The farm was started after the riots in 1965, and today about 12 to 15 farmers pay $8 a month to grow things like cilantro, lettuce, chard and corn. I'd been to Watts a couple of times before—to see the famous Watts Towers, only a few blocks from here—and to go to the Central Avenue Jazz Festival. Central Avenue is a street steeped in history where some of the most celebrated jazz musicians in the 20's-50's played, from Charlie Parker and Louis Armstrong to Billie Holiday and Ella Fitzgerald. But today, Watts is not exactly known for being a thriving artists' enclave.




In addition to the gangs and drug lords, the area is ruled by corporate fast-food pushers, out to get the 'hood hopped up on Happy Meals. With only one major grocery store in a wide area, fresh and nutritious is hard to come by. But you can get a quick fix from a 99-cent burger on any street. It's class warfare between the bottom liners in their corner offices and the bottom dwellers on every corner. The convenience-food and big-agro oligarchs with their processed and genetically modified agendas are pulling the nutritional strings, so it's no wonder this socioeconomic class has such elevated rates of obesity, high blood pressure and diabetes. In a bold move two years ago, the city put a moratorium on new fast food restaurants in South Los Angeles. That was a start, but there are still few alternatives to healthy eating in these parts. When you've been a junk-food junkie your whole life, how do you come clean?


Enter the Watts Labor Community Action Committee (WLCAC), a service and development organization who bought the land in 2005. The group has teamed up with architect Michael Pinto (above), a Southern California Institute of Architecture (SCI-Arc) professor and founder of Project Food LA. WLCAC and Pinto want to turn the under-utilized farm into a center for education and food sustainability, providing the residents with resources and access to healthy, locally grown food.



Pinto posed the possibilities as a project for his students, and they came up with a myriad of ideas, some of which are being seriously considered. WLCAC would like a professional farmer to oversee the land, and some of the options are to have an on-site kitchen with a chef offering cooking programs, a community-supported agriculture program, a seed library, as well as other avenues of education and support. Whatever they eventually decide on will hopefully bring healthier eating and more independence to the community.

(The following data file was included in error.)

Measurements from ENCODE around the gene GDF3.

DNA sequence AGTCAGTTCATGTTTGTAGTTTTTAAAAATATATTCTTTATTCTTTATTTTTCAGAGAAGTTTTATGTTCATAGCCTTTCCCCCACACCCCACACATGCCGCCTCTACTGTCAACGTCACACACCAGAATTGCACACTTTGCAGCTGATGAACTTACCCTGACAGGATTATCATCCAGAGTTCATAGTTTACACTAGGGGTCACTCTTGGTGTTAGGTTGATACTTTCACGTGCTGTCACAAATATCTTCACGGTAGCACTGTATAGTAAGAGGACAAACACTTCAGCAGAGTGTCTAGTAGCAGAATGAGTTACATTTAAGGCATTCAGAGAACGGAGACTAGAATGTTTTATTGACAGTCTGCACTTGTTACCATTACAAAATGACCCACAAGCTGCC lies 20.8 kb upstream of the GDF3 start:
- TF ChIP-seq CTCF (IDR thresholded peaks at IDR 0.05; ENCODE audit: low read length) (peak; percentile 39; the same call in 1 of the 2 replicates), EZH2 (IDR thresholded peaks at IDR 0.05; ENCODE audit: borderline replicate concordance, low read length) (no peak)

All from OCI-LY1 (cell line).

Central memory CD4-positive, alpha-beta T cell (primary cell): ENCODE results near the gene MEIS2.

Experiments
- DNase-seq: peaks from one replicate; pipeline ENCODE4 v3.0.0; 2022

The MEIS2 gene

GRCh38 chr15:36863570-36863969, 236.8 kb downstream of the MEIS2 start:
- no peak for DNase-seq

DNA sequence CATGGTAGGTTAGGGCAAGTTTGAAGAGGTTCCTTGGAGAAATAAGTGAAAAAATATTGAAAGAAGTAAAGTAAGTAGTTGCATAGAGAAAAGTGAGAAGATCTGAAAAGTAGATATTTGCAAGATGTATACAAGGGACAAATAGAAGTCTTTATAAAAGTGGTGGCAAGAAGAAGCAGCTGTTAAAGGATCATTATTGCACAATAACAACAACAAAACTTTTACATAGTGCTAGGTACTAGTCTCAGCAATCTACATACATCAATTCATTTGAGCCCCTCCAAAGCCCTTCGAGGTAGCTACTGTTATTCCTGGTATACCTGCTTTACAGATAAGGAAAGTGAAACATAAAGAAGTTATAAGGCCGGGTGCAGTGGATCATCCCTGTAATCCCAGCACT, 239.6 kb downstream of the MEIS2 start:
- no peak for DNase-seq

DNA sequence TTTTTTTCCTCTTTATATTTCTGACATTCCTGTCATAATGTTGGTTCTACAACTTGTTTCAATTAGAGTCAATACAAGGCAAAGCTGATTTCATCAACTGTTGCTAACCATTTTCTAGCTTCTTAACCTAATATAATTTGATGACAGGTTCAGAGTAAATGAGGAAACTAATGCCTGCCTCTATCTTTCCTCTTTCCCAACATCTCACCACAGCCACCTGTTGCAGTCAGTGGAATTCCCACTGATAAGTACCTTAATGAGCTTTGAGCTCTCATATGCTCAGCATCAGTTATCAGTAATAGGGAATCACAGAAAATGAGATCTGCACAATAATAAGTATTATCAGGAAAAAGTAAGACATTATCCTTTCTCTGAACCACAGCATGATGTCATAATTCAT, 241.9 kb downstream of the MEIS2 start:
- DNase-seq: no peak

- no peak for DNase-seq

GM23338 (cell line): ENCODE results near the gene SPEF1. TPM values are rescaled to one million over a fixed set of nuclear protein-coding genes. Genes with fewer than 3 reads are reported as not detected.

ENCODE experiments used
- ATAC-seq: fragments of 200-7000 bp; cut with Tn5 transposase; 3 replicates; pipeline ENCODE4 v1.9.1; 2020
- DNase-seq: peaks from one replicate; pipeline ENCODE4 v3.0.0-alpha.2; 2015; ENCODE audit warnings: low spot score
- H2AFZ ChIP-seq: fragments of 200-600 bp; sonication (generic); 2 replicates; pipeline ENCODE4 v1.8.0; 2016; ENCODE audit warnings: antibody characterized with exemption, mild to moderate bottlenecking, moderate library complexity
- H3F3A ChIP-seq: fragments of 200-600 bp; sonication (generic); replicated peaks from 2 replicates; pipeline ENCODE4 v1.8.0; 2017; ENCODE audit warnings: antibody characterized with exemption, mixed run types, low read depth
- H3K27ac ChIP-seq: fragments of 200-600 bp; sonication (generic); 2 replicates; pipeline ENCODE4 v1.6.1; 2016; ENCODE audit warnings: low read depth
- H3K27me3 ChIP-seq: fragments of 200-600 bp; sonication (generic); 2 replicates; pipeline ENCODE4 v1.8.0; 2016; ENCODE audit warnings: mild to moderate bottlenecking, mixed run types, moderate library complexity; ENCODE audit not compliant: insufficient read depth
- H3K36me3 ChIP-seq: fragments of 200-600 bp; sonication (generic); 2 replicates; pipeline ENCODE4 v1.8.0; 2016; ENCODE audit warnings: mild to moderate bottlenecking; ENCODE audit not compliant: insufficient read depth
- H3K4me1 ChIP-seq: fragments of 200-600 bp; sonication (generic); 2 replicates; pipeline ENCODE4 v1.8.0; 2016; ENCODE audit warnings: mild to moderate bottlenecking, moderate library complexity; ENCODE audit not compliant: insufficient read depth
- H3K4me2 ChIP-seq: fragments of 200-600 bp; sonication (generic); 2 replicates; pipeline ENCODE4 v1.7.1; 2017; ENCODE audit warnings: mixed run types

It's hard for me to imagine a diet without fresh fruits and vegetables, but that's the grim reality for some. It's why we need to take matters into our own gardens and our own hands. They say real change starts from the ground up. I hope Mudtown Farms proves them right. Kids like José and Emily deserve a break today. But not at McDonald's.

Related links:

Sunday, November 28, 2010

Ode to a Star


In my masala you were good

And now it’s on to Bollywood

Your anise charms will so entice

You’ll steal the stage from Ginger Spice

Tuesday, November 23, 2010

Travel Bite: Turkish Chestnut Vendors



In Istanbul, you'll see chestnuts roasting on an open fire even when Santa's not on his way. Apparently Turks love their chestnuts almost as much as their cell phones. I saw vendors like this all over the city, especially at large public attractions like the Blue Mosque.

This magnificent mosque, built between 1609 and 1616 during the rule of Ahmed I, is one of the most striking sites in Istanbul. It has six minarets (not all visible here), while most mosques only have four. Inside, the high ceiling is lined with 20,000 blue tiles, hence the name: Blue Mosque.


Turkey is a major producer and exporter of chestnuts, and they are traditionally served candied or glazed as a dessert. Candied chestnuts are made by boiling peeled chestnuts in heavy syrup that’s flavored with vanilla. They also process the nuts into flour or meal to use in pastries and other sweets.